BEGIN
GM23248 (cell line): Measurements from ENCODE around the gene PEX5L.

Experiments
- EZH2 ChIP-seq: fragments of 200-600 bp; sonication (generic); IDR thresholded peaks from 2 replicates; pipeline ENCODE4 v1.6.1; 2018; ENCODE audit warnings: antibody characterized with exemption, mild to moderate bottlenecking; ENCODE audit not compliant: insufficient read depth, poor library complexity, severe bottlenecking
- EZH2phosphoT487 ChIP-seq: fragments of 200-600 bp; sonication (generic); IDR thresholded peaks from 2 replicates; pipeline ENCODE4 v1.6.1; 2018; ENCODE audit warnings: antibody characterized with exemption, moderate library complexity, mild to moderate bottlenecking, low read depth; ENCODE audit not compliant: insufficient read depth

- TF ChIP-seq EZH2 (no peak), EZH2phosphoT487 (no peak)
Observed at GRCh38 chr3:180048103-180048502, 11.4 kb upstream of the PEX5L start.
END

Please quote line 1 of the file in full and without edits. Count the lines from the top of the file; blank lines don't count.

GM23248 (cell line): Measurements from ENCODE around the gene PEX5L.